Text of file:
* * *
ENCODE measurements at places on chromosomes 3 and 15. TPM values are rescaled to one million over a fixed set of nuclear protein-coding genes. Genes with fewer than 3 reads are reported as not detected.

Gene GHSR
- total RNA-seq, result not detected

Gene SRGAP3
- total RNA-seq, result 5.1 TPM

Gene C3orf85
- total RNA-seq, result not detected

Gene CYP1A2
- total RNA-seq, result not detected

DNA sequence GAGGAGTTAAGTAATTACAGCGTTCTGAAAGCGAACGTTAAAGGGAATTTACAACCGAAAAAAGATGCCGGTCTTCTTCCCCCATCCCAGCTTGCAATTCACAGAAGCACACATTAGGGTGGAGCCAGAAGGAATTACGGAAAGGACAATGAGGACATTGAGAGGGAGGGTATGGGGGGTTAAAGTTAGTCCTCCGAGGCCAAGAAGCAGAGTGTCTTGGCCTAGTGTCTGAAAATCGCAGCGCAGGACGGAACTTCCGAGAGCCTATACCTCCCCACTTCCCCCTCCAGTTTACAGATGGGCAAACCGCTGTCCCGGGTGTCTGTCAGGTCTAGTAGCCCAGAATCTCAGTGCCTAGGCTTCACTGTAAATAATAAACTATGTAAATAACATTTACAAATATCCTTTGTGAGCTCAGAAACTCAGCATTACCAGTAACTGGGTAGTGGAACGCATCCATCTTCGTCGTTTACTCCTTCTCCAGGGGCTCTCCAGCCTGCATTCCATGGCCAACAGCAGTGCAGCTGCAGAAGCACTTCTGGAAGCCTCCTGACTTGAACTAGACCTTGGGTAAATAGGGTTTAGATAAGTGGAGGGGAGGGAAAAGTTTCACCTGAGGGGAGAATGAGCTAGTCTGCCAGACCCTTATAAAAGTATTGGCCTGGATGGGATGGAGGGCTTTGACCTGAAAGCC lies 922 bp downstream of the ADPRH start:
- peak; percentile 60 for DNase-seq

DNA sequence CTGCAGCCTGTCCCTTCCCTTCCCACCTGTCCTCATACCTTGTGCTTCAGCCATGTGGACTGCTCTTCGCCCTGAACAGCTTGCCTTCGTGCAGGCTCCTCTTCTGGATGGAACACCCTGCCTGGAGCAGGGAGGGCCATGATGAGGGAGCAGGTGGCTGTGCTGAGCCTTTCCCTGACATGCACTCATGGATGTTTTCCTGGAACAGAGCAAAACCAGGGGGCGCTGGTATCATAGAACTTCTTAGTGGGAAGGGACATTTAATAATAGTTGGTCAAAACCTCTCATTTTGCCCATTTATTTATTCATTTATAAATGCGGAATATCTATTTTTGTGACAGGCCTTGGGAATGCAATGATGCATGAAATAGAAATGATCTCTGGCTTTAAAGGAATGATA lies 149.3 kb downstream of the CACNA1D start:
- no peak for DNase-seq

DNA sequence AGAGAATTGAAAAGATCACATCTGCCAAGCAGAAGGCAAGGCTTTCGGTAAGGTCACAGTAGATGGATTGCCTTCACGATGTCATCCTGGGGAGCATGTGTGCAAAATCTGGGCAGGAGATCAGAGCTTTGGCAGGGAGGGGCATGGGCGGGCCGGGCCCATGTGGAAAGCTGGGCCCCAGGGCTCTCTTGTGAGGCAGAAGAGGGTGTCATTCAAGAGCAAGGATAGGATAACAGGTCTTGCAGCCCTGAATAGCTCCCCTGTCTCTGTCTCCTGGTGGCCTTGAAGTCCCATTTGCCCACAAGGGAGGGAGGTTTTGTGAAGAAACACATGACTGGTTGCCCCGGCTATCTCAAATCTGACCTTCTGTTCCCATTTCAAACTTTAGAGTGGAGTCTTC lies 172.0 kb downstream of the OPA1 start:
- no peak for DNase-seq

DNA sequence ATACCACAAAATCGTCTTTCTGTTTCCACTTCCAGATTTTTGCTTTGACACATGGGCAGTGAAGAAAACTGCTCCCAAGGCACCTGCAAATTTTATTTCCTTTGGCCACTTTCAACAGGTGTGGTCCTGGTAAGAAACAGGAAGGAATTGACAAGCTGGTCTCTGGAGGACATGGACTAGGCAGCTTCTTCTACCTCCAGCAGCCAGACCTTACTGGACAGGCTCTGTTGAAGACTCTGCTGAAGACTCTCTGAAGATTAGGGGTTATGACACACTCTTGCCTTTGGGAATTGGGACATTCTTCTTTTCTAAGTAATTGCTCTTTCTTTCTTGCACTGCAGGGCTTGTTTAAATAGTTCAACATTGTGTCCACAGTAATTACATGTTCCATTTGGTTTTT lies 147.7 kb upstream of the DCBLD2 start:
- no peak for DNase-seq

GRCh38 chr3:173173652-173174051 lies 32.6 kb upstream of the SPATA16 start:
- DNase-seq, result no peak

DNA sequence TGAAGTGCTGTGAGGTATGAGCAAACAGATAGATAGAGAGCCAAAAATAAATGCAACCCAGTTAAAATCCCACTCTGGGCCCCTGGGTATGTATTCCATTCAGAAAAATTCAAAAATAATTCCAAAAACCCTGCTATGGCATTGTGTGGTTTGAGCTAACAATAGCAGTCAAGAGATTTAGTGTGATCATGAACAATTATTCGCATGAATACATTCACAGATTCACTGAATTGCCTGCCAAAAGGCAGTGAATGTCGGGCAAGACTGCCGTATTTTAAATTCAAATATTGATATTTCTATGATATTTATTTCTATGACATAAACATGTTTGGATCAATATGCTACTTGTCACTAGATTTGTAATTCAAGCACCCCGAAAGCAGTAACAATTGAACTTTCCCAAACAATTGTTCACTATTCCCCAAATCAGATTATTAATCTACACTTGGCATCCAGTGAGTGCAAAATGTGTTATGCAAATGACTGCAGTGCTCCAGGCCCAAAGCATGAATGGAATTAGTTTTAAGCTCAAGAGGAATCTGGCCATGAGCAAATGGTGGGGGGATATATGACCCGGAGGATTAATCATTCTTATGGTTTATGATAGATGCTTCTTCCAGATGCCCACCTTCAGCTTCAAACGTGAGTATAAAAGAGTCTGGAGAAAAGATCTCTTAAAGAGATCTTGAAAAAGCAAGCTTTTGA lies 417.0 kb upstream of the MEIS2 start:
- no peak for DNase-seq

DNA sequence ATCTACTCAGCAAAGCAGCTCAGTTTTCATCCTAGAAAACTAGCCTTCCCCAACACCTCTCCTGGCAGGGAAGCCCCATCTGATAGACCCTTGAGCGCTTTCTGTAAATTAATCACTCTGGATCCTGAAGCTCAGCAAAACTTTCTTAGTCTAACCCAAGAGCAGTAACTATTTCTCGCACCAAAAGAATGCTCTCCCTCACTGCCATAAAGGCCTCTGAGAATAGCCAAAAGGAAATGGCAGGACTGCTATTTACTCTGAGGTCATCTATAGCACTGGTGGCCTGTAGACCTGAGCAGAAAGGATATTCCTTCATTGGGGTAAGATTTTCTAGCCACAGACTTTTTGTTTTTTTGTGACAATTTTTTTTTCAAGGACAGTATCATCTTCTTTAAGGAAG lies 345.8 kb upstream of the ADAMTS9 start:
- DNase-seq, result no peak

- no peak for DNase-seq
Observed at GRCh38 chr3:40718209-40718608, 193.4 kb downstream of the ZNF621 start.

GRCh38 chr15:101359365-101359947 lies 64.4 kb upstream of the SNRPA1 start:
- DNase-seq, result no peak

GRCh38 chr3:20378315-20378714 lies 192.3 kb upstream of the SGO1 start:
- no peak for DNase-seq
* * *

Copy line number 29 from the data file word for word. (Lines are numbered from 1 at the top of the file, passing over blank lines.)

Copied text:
- no peak for DNase-seq